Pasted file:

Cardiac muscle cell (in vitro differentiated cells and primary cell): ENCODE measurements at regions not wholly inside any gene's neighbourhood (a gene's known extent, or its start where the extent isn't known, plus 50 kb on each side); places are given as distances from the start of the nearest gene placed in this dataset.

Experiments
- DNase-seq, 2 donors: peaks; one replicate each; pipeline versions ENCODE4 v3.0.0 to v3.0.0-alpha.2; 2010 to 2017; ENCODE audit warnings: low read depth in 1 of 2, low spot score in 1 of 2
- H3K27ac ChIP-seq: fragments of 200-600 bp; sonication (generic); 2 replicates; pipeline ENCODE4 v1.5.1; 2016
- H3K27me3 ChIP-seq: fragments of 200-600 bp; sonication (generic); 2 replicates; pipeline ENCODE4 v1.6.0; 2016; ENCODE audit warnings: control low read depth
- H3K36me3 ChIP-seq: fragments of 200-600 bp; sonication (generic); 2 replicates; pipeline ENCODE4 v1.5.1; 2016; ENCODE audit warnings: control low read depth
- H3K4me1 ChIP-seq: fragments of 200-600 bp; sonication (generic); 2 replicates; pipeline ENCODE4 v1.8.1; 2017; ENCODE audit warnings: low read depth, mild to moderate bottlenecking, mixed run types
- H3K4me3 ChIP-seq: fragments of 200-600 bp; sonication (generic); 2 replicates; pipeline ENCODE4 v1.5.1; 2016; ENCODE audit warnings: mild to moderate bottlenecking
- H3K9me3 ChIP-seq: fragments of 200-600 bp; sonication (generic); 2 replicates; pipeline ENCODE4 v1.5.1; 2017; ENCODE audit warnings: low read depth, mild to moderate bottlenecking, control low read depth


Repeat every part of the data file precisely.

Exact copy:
Cardiac muscle cell (in vitro differentiated cells and primary cell): ENCODE measurements at regions not wholly inside any gene's neighbourhood (a gene's known extent, or its start where the extent isn't known, plus 50 kb on each side); places are given as distances from the start of the nearest gene placed in this dataset.

Experiments
- DNase-seq, 2 donors: peaks; one replicate each; pipeline versions ENCODE4 v3.0.0 to v3.0.0-alpha.2; 2010 to 2017; ENCODE audit warnings: low read depth in 1 of 2, low spot score in 1 of 2
- H3K27ac ChIP-seq: fragments of 200-600 bp; sonication (generic); 2 replicates; pipeline ENCODE4 v1.5.1; 2016
- H3K27me3 ChIP-seq: fragments of 200-600 bp; sonication (generic); 2 replicates; pipeline ENCODE4 v1.6.0; 2016; ENCODE audit warnings: control low read depth
- H3K36me3 ChIP-seq: fragments of 200-600 bp; sonication (generic); 2 replicates; pipeline ENCODE4 v1.5.1; 2016; ENCODE audit warnings: control low read depth
- H3K4me1 ChIP-seq: fragments of 200-600 bp; sonication (generic); 2 replicates; pipeline ENCODE4 v1.8.1; 2017; ENCODE audit warnings: low read depth, mild to moderate bottlenecking, mixed run types
- H3K4me3 ChIP-seq: fragments of 200-600 bp; sonication (generic); 2 replicates; pipeline ENCODE4 v1.5.1; 2016; ENCODE audit warnings: mild to moderate bottlenecking
- H3K9me3 ChIP-seq: fragments of 200-600 bp; sonication (generic); 2 replicates; pipeline ENCODE4 v1.5.1; 2017; ENCODE audit warnings: low read depth, mild to moderate bottlenecking, control low read depth